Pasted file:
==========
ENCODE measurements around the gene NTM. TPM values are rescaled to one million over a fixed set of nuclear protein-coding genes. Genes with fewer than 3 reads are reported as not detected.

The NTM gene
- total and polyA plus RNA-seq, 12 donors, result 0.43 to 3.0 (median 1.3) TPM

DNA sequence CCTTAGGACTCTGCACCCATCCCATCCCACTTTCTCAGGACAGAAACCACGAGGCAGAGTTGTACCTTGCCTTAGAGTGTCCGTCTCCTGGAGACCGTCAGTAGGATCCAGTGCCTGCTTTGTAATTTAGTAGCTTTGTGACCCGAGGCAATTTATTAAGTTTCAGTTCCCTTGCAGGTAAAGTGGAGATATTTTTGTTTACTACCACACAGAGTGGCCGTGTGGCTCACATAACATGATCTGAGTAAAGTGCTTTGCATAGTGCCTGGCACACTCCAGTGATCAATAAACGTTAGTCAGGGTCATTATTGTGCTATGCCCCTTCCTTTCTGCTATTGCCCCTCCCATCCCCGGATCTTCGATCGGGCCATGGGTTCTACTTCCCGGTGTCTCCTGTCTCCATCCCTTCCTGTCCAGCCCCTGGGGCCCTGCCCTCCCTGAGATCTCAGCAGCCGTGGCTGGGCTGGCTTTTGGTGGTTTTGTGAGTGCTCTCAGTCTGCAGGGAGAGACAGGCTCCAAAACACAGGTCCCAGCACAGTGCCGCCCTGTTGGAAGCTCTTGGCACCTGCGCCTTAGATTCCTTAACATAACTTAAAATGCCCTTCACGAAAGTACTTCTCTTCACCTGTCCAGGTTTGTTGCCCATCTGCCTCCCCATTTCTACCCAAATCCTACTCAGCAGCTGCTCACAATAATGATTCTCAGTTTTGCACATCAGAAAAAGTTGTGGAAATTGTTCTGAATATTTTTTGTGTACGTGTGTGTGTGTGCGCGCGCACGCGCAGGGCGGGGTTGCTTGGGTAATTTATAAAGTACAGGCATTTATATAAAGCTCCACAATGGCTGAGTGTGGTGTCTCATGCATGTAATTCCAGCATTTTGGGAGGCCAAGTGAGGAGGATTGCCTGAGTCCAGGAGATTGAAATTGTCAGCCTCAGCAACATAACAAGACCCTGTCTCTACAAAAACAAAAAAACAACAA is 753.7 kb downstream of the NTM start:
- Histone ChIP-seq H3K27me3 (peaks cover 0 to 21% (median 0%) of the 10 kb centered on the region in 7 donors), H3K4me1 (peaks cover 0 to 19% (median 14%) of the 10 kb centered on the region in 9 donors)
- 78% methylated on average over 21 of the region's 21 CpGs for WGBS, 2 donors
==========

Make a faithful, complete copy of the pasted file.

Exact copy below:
ENCODE measurements around the gene NTM. TPM values are rescaled to one million over a fixed set of nuclear protein-coding genes. Genes with fewer than 3 reads are reported as not detected.

The NTM gene
- total and polyA plus RNA-seq, 12 donors, result 0.43 to 3.0 (median 1.3) TPM

DNA sequence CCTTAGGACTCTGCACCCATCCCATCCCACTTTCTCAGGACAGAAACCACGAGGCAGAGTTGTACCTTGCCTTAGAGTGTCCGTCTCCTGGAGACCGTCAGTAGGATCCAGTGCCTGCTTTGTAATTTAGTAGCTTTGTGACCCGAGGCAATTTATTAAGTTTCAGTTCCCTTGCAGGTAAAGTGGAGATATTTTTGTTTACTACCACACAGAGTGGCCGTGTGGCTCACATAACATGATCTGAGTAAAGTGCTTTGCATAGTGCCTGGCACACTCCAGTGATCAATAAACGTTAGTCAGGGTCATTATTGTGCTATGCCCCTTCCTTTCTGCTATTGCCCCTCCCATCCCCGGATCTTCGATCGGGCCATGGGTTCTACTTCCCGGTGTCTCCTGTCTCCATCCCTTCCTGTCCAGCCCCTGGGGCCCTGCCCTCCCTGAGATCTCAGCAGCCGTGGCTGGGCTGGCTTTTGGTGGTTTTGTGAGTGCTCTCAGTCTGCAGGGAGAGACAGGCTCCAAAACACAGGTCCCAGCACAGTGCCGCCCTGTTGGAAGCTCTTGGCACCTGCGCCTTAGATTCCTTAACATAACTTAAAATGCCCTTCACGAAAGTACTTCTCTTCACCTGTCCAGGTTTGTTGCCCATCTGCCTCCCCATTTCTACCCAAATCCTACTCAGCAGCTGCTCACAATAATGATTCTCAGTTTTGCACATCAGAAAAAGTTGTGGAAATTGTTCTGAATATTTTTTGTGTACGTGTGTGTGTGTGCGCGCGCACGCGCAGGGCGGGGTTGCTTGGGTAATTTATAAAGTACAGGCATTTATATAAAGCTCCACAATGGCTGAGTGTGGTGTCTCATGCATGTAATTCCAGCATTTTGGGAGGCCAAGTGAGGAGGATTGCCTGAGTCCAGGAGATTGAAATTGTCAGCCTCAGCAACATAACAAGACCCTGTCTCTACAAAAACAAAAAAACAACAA is 753.7 kb downstream of the NTM start:
- Histone ChIP-seq H3K27me3 (peaks cover 0 to 21% (median 0%) of the 10 kb centered on the region in 7 donors), H3K4me1 (peaks cover 0 to 19% (median 14%) of the 10 kb centered on the region in 9 donors)
- 78% methylated on average over 21 of the region's 21 CpGs for WGBS, 2 donors